Where are we going from here?
By Nita Palmer
“NATO is a key component of the international community’s engagement in Afghanistan, assisting the Afghan authorities in providing security and stability, paving the way for reconstruction and effective governance.”
- NATO International Security Assistance Force website
Canada and NATO are facing a quagmire in Afghanistan today. Five years after the US-led invasion, the millions of impoverished people in Afghanistan are rising up against an occupation that has cost them their lives, their land, and their dignity. Claims about bringing “security and stability” to Afghanistan seem laughably false. On November 15th, NATO troops shot and killed an Afghan doctor who was “driving suspiciously” toward a checkpoint in the Helmand province of Afghanistan. Less than two weeks later, on November 28th, Canadian troops were involved in the killing of another civilian, who they said was “driving irrationally”.
On top of direct military killings, thousands of Afghans dies from lack of food, water, and basic health services. Women in Afghanistan are no better off either. A recent report from the United Nations’s IRIN news service showed that hospitals in Kabul treated three times more cases of self-immolation – women burning themselves to death – than in 2002. In Kandahar, the number of recorded cases is over 100 in the last eight months alone, although the number of unrecorded cases is likely much higher.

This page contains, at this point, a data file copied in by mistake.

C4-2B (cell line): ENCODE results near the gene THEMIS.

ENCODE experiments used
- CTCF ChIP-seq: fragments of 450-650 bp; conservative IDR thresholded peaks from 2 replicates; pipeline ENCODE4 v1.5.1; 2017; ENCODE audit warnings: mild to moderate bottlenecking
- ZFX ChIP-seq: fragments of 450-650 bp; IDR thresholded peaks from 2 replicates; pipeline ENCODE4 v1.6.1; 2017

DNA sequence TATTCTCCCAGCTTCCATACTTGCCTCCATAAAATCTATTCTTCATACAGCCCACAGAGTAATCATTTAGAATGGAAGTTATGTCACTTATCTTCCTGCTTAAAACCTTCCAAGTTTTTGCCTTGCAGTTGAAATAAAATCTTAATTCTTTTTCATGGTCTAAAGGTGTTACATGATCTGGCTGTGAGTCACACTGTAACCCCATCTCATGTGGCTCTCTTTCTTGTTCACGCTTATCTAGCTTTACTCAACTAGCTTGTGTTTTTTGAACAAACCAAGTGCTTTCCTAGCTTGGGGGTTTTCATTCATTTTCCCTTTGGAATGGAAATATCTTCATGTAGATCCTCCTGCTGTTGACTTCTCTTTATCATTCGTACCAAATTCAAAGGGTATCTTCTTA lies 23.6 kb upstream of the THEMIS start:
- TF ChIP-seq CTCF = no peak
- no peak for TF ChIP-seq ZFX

Why Continue the Occupation?
“What kind of war is this? This was supposed to be a war to help the poor people of Afghanistan. In fact this is a war where the rich get richer, the foreigners who are here included.”